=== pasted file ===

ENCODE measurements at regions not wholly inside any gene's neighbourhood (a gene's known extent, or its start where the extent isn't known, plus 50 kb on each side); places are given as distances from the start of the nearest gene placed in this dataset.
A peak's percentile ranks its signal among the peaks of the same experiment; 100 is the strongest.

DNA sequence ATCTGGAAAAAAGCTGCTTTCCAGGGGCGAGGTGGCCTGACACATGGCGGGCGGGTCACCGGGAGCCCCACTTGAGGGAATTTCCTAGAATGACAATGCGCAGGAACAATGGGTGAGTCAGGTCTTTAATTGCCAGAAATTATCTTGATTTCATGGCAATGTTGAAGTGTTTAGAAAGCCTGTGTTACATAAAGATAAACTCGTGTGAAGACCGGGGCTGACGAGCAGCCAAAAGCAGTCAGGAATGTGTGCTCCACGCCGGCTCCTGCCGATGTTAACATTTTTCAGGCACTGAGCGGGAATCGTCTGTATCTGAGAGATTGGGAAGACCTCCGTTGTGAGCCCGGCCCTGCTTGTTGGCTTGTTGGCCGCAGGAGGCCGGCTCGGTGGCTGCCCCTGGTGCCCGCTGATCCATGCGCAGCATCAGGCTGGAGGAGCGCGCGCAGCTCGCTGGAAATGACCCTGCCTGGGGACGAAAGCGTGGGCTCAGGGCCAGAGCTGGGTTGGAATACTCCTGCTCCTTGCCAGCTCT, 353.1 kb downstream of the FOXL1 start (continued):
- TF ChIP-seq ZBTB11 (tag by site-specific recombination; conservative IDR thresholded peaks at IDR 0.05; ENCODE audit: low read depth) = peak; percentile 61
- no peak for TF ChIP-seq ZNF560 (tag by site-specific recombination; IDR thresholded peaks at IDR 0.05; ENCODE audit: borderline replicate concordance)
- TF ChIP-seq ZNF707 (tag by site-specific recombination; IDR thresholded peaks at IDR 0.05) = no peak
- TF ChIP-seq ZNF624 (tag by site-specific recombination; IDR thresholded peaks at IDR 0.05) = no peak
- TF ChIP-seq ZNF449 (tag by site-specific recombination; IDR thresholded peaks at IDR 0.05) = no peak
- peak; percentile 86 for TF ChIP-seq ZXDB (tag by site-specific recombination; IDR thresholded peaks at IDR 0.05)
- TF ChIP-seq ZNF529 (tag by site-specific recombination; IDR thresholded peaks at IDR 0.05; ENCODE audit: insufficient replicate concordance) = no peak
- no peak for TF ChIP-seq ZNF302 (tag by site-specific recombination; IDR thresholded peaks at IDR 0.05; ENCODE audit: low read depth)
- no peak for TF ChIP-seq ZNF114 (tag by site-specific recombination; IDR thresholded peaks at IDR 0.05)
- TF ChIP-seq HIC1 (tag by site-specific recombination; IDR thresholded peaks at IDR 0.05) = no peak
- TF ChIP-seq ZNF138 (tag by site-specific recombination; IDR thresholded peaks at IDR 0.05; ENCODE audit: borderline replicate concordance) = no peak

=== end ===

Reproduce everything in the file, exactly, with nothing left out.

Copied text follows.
ENCODE measurements at regions not wholly inside any gene's neighbourhood (a gene's known extent, or its start where the extent isn't known, plus 50 kb on each side); places are given as distances from the start of the nearest gene placed in this dataset.
A peak's percentile ranks its signal among the peaks of the same experiment; 100 is the strongest.

DNA sequence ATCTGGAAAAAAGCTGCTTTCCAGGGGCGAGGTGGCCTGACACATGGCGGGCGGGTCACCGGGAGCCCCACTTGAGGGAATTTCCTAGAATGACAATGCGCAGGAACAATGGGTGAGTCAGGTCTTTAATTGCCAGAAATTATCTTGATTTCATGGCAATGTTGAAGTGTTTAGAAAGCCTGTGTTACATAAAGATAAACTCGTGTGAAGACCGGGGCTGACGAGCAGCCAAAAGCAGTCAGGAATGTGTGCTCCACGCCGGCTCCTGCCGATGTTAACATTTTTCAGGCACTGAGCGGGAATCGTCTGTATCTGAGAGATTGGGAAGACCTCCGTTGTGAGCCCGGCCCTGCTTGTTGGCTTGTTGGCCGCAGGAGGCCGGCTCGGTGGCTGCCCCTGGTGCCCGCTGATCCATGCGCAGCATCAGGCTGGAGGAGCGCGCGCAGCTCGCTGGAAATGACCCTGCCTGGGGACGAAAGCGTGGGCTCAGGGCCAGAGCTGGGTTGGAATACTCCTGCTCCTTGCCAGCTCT, 353.1 kb downstream of the FOXL1 start (continued):
- TF ChIP-seq ZBTB11 (tag by site-specific recombination; conservative IDR thresholded peaks at IDR 0.05; ENCODE audit: low read depth) = peak; percentile 61
- no peak for TF ChIP-seq ZNF560 (tag by site-specific recombination; IDR thresholded peaks at IDR 0.05; ENCODE audit: borderline replicate concordance)
- TF ChIP-seq ZNF707 (tag by site-specific recombination; IDR thresholded peaks at IDR 0.05) = no peak
- TF ChIP-seq ZNF624 (tag by site-specific recombination; IDR thresholded peaks at IDR 0.05) = no peak
- TF ChIP-seq ZNF449 (tag by site-specific recombination; IDR thresholded peaks at IDR 0.05) = no peak
- peak; percentile 86 for TF ChIP-seq ZXDB (tag by site-specific recombination; IDR thresholded peaks at IDR 0.05)
- TF ChIP-seq ZNF529 (tag by site-specific recombination; IDR thresholded peaks at IDR 0.05; ENCODE audit: insufficient replicate concordance) = no peak
- no peak for TF ChIP-seq ZNF302 (tag by site-specific recombination; IDR thresholded peaks at IDR 0.05; ENCODE audit: low read depth)
- no peak for TF ChIP-seq ZNF114 (tag by site-specific recombination; IDR thresholded peaks at IDR 0.05)
- TF ChIP-seq HIC1 (tag by site-specific recombination; IDR thresholded peaks at IDR 0.05) = no peak
- TF ChIP-seq ZNF138 (tag by site-specific recombination; IDR thresholded peaks at IDR 0.05; ENCODE audit: borderline replicate concordance) = no peak